Starting a DEI plan: it’s all in the team
Picture it: your organization, in a few years, when your DEI journey is underway. You’ve undergone an assessment, a strategic planning process, and thoughtful staff development. Diversity, equity, and inclusion are beginning to be embedded into your organization. How do you know?
Because the diversity of your people is an ongoing source of value, both for your business or mission and for the people themselves.
Can you picture that? If you can, hold on to that vision—it will serve you well as a leader.
But if it’s more abstract to you, that’s okay. So many of us really have no visceral sense of how DEI work will pay off or how to do it.
Before you begin to work on your plan there is a crucial step that will show you exactly how much of a difference diversity will make in your success. That step is assembling your strategic planning task force.
In a way, assembling and managing this group is one of the first tests of your DEI leadership, because the group has to be diverse itself. You need to be able to hear from a truly representative group of employees—all levels, all roles, all identities—in order for your plan to succeed.
People with different tenures, not just the company elders. A range of ages, from about-to-retire to first-job-out-of-college. Pull from every department—management, front-line workers, facilities, back office, all of it. And of course, find demographic diversity: folks who bring as wide a range of genders, orientations, ethnicities, and races with them. As a leader, you shouldn’t think that you know all the ways employees experience your organization. By bringing a diverse team together, they will bring the wisdom based on their experiences and help you create the best plan for the organization.
Now, this task force may look and feel different from other strategic planning groups you’ve been part of. And the make-up of the group isn’t the only thing that might feel like a departure. Often when people do strategic plans for their business, it’s top-down. Leadership sets the vision and priority areas, and the job of implementation cascades down the hierarchy.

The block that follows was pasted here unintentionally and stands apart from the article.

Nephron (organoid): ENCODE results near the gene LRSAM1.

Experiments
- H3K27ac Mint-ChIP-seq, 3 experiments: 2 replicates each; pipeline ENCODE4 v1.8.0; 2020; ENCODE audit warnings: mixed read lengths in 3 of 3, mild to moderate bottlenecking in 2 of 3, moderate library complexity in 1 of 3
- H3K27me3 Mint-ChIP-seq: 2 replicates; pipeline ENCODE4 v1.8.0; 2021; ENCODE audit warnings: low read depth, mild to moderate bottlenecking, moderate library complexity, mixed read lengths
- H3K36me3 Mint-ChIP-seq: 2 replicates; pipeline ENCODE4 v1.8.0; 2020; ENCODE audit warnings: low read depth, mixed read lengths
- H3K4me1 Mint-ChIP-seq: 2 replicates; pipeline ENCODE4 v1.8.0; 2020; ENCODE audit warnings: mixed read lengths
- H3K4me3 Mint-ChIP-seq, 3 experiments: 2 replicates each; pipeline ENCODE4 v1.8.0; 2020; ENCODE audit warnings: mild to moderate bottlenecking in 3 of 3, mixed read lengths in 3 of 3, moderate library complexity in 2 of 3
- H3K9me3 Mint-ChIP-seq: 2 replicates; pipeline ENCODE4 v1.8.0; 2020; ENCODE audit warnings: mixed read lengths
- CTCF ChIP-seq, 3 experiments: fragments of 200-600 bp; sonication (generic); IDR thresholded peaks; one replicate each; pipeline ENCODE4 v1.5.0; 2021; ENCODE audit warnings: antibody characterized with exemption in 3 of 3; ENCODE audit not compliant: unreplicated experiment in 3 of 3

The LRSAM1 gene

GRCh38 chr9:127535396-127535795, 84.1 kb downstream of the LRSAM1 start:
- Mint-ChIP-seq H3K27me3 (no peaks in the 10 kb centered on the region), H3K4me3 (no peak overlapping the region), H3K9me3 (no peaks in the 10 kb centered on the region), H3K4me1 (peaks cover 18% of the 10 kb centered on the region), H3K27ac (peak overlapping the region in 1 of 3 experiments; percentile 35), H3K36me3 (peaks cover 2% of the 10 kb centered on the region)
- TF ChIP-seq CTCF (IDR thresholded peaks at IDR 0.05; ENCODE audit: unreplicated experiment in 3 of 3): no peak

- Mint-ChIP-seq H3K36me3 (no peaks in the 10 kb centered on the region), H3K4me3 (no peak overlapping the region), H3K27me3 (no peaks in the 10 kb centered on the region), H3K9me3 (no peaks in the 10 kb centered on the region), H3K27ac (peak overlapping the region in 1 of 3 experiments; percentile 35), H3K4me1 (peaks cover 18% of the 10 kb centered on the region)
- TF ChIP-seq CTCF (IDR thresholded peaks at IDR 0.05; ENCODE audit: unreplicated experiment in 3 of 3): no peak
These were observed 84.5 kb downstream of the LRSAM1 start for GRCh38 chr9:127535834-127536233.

This can be appropriate in some types of planning—but not for DEI. The mix of people providing input in this task force should truly be working together to set the goals. That special factor shapes the end result in ways you cannot produce with a homogenous team. When you adopt ideas from people you haven’t heard from before, you meet needs you weren’t aware of and make changes that solve broader issues.
It’s also the key to following through. Your chances of success are much higher when you engage in an inclusive process like this one than if you hire a DEI expert to create a plan for you. That’s because when people in the organization have a hand in the development of a plan, they are more bought in. When they carry it out, they recognize their institutional knowledge in the plan and build on it. Conversely, when they are asked to execute something they had no part in and which fails to acknowledge the experience (and experiences) they have had, they may feel unrecognized—as if the work they have already contributed isn’t acknowledged.
Aside from the make-up of the task force and the focus on their ideas and leadership, a DEI strategic planning process will be familiar. Team-building, benchmarking, visioning, small-group brainstorming, synthesis, committees—then polishing and releasing it to the whole organization so that people can integrate the work.
The process itself may not be that different for you. It’s the diverse, inclusive team that makes it special.
If you succeed, you’ll have a road map to follow and a high-priority starting point. You will also have an important proof point. The experience of making decisions informed by your people’s diversity will have brought new ideas and stronger follow-through. Remember that feeling—and get used to it. There will be a lot more of it as you increase your organization’s equity and inclusion!